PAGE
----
Turning a climbing wall into a video game

Img 1940 26dab123a1ee30554112d84e353c852e3e850d8cf22517fb6d0f629d2a9fb642
Img 1940 26dab123a1ee30554112d84e353c852e3e850d8cf22517fb6d0f629d2a9fb642
Img 1913 fe7001abedf5ea69d30b4d6733fb66620ffba0f47ee935dcfbd7fadf50c20a3e
Img 1915 b9eabf36a2a9b9a2157d04e97847e56fd20ed8e499cee066acb5c008c16f90f9
Img 1964 bc0441d976f25443cf407f9c272017b5edb78decb3dca1f0e4d5bb5643ecb788
Img 1897 24a3f88d65eaff618fcad3abd1dd85af13c1c32eb7ba25e3ebe61997693cbb55
Img 1899 49d1e5a9bc7b795a4655d6abb99e3b07e9ccf2bc99a07208684cb46d667f001b
Img 1905 b7fe1f33ee844dd8e3b236a305d5383da39465dc1898251012d46366b8e05df9
Img 1910 d1bedfd7e4d66e8d0e7dfef6489ec03ff5523d92f2bcc7085eeeed22979d351e
Img 1922 f74c3042ae6dbb1cbfc10c78b63287db6e8d48b637444b0bfded6569318183a4
Img 1928 efb3faf98cd7d2e8c7cfc593d889b0e44c3c9d0b4b22df09880c9103493ff0a1
Img 1938 896adc6370196e47f785a463bcd63690e210c51288f068a8213ad4a711a7c879
Img 1948 45af4a02e8e88df7d2a32b3af1e2701e17952e67ff6aa67449440bc982661fb9
Img 1964 bc0441d976f25443cf407f9c272017b5edb78decb3dca1f0e4d5bb5643ecb788
Img 1970 8f15629e72ee2d07ebe0465e7189c946e8cb9fad2657ffaae47722fadd23d69a
Img 1971 c6c5f16e059306b475e3540f415524dc023545675c7a7ab651c71f4c2a17603e
Img 2006 0b7395fc8708cf736c7a64034256721fdeed30d49d9153ef674e401df3b7713b
Img 2016 683f79efeb744bb24c53ddaf407873a10a645112f9f0be379a06cc6e3eb58718
Img 2062 6ab26a96b701706c404bccb95b1a5f7863a4fb8c2a6b4d4a4224b7fe922766db
Img 2082 91afa87acc6ef4f01e652282a8d82803c40bbf258760b1d30c6f4ae7c6637e99

Edit: A number of people have contacted me about running this game at their gyms. If you're interested in bringing this game to your gym, tell us what gym you frequent here and we'll get in touch with their staff to see if they're interested.


A lot of people ask me why coding is applicable to their lives if they don't do it for their jobs. This question stems from a commonly held belief that learning to code is only meant for people looking to join tech startups or code for a living. That coding is purely a professional endeavor. In fact, coding doesn't have to be for work at all. Having fun enhancing your hobbies is one of the easiest and best ways to get started.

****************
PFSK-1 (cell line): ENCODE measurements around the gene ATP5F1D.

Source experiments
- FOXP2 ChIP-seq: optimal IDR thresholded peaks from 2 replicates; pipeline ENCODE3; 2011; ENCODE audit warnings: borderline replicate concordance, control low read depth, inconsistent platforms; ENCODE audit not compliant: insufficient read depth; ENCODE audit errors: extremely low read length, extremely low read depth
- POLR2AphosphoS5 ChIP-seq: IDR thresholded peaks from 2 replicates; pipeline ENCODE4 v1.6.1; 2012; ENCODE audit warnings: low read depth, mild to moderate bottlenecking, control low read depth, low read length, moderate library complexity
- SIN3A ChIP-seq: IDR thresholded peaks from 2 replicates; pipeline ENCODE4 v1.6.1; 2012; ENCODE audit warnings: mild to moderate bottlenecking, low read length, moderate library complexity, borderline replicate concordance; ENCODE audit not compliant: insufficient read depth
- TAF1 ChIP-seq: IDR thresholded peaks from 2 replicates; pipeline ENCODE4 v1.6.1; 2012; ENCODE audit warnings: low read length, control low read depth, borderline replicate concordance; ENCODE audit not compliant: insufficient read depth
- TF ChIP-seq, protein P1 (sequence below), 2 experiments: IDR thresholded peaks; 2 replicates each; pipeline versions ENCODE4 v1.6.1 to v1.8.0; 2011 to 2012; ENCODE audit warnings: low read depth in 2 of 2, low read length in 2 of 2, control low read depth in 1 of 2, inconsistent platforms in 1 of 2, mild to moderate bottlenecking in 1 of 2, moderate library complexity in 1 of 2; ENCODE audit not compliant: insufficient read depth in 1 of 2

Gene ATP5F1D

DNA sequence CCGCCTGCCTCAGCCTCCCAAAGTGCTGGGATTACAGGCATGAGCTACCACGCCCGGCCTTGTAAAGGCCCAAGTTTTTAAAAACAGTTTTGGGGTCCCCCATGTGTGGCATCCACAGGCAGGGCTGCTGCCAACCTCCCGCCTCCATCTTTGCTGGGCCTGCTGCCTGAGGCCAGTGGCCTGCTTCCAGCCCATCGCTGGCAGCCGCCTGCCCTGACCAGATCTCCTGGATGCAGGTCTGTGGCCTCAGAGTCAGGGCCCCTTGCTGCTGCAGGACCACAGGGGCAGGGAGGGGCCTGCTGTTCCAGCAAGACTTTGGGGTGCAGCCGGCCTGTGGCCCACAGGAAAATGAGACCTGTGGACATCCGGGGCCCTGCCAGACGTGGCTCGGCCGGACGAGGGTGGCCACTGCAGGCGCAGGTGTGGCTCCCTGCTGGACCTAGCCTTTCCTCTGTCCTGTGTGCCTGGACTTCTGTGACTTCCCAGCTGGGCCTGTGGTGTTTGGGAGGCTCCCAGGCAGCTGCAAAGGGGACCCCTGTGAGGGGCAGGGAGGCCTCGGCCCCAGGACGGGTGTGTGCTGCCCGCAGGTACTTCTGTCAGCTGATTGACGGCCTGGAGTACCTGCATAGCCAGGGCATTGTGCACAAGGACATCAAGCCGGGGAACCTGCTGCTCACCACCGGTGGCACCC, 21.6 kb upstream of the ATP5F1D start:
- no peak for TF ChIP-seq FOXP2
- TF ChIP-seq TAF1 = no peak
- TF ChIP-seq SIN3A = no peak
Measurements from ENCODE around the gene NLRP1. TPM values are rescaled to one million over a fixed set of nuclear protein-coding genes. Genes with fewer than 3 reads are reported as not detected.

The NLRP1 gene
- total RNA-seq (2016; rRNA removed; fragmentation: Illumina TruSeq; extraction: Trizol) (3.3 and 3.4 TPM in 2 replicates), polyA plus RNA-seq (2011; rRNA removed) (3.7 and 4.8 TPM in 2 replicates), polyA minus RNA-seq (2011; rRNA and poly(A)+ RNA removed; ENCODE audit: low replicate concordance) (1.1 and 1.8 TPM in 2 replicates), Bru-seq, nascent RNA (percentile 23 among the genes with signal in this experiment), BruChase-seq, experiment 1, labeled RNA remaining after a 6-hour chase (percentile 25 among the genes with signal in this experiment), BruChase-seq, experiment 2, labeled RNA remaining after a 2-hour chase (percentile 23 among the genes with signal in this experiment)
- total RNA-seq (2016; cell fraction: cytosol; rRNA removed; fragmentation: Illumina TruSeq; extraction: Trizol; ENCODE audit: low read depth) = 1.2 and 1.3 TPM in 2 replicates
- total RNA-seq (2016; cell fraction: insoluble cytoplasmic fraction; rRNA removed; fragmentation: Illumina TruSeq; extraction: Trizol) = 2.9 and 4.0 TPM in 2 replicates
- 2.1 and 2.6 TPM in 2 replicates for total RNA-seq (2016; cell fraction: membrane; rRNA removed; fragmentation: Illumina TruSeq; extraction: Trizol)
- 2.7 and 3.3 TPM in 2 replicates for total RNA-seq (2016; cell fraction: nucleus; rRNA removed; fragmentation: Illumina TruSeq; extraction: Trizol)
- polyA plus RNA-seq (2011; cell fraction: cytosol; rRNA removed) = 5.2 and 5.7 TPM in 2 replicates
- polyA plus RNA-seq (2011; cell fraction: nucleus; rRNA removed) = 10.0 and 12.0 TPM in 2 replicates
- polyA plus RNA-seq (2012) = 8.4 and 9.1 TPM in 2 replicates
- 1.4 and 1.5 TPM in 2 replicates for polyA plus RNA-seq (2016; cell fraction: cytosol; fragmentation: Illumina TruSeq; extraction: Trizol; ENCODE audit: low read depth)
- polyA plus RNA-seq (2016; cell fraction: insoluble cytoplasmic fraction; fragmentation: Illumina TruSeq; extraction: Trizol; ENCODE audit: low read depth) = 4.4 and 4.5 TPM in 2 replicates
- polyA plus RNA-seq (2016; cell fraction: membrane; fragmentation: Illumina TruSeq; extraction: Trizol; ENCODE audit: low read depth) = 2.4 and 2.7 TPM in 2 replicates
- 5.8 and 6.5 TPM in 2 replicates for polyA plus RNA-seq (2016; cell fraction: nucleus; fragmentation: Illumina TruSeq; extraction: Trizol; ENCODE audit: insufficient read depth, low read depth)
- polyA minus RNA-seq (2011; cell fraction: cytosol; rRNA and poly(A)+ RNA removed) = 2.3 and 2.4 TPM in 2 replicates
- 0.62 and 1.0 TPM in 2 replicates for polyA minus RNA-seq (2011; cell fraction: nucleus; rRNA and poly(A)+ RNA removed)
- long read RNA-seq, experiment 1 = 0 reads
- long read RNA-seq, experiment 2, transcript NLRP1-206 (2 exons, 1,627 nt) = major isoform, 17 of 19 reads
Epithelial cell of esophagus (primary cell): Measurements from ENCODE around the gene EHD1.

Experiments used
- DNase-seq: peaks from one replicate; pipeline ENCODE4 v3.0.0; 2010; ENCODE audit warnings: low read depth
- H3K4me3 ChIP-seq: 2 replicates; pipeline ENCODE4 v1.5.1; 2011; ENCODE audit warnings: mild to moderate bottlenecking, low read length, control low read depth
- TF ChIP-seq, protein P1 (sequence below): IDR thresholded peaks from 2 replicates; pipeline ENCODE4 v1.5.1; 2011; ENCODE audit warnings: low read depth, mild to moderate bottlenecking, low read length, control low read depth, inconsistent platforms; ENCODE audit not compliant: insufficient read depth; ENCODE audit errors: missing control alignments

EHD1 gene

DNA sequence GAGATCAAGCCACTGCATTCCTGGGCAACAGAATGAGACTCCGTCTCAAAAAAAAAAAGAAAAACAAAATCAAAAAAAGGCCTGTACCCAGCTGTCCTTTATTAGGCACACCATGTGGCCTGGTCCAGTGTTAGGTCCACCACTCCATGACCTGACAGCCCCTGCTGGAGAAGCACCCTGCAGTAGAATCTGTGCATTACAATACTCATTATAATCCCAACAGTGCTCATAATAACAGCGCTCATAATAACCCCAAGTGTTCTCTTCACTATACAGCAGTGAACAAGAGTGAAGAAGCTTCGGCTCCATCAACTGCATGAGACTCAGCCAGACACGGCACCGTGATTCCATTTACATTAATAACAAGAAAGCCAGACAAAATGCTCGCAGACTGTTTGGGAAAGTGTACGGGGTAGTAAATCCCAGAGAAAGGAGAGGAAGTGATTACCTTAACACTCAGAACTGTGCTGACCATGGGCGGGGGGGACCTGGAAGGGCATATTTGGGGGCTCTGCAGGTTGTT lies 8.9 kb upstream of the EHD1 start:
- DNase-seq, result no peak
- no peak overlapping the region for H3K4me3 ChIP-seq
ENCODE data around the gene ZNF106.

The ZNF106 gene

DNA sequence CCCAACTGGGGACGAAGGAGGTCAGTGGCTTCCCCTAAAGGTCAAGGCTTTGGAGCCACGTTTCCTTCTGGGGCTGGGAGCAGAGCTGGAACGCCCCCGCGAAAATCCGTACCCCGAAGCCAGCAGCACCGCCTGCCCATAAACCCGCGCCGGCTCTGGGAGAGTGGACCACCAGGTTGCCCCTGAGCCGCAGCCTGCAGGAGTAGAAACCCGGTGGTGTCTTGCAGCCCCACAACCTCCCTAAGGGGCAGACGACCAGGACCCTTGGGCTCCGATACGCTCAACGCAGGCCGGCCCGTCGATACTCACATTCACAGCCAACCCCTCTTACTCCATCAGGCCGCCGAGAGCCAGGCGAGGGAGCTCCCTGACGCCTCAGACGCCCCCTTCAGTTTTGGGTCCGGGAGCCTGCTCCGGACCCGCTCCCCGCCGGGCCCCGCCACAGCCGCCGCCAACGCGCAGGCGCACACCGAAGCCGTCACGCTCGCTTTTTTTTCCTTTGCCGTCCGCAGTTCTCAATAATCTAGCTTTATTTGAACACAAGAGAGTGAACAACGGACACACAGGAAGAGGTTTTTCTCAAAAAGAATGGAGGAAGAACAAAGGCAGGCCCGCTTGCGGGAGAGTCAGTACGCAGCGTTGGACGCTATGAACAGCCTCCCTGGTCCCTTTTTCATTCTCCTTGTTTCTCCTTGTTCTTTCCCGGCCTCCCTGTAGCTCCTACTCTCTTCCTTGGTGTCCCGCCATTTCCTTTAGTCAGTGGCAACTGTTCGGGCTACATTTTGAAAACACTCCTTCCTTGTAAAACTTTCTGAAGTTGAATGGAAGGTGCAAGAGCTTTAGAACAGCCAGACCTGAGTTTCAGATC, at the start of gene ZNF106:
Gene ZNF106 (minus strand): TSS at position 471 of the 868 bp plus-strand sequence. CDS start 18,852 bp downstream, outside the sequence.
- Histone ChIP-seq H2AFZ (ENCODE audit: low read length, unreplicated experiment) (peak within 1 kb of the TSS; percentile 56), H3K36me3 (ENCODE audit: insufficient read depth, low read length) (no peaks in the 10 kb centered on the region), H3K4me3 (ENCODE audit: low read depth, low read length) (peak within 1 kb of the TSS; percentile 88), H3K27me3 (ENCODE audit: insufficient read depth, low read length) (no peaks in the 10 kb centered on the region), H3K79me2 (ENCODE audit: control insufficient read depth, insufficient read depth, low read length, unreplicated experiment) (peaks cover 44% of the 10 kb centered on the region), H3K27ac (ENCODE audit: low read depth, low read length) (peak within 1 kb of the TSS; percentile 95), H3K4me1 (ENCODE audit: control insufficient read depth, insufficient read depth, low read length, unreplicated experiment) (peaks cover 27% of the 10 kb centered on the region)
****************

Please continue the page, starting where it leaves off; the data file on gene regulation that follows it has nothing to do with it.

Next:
I set out to demonstrate this at Brooklyn Boulders Somerville last week. I'm a hobbyist rock climber. I'm not particularly good, but it's a fun sport and I knew I could do something fun by applying technology in the gym. My first thought was, what if I could take an entire bouldering wall and turn it into an interactive video game? That's the question I asked myself leading up to last week's Brooklyn Boulders Community night. This was the result.

When I began this project, I started out with a few criteria. I wanted to create a game that made people think about climbing and wall usage in new ways. To make it more accessible, I needed to make sure that the movements players would use were varied enough that climbers of all sizes and skill levels could play. I also needed to be able to mold the game mechanics to the holds that were already on the wall. Last, I wanted an arcade style high score board so that the people who wanted to compete could try to battle for the top score.

The result was a timed race. Players could use any holds they wanted with the goal of touching the white dots in order as fast as possible. Instead of a specific route that players were required to use, they could explore whichever holds work best for their body type. The fastest time would be the victor.

The response from the community was amazing! The gym liked it so much, they asked if I could run the game for other events they had planned. The code itself wasn't particularly pretty, but it doesn't have to be. It's a game to make my hobby a little more fun, and a first step in my own exploration of coding as more than building websites and mobile apps. I encourage you to get creative and think about learning to code as a means to improve the things you already enjoy. That's what coding is for me. It's up to you to decide what coding is to you.

I'll see you on my next project!
Jon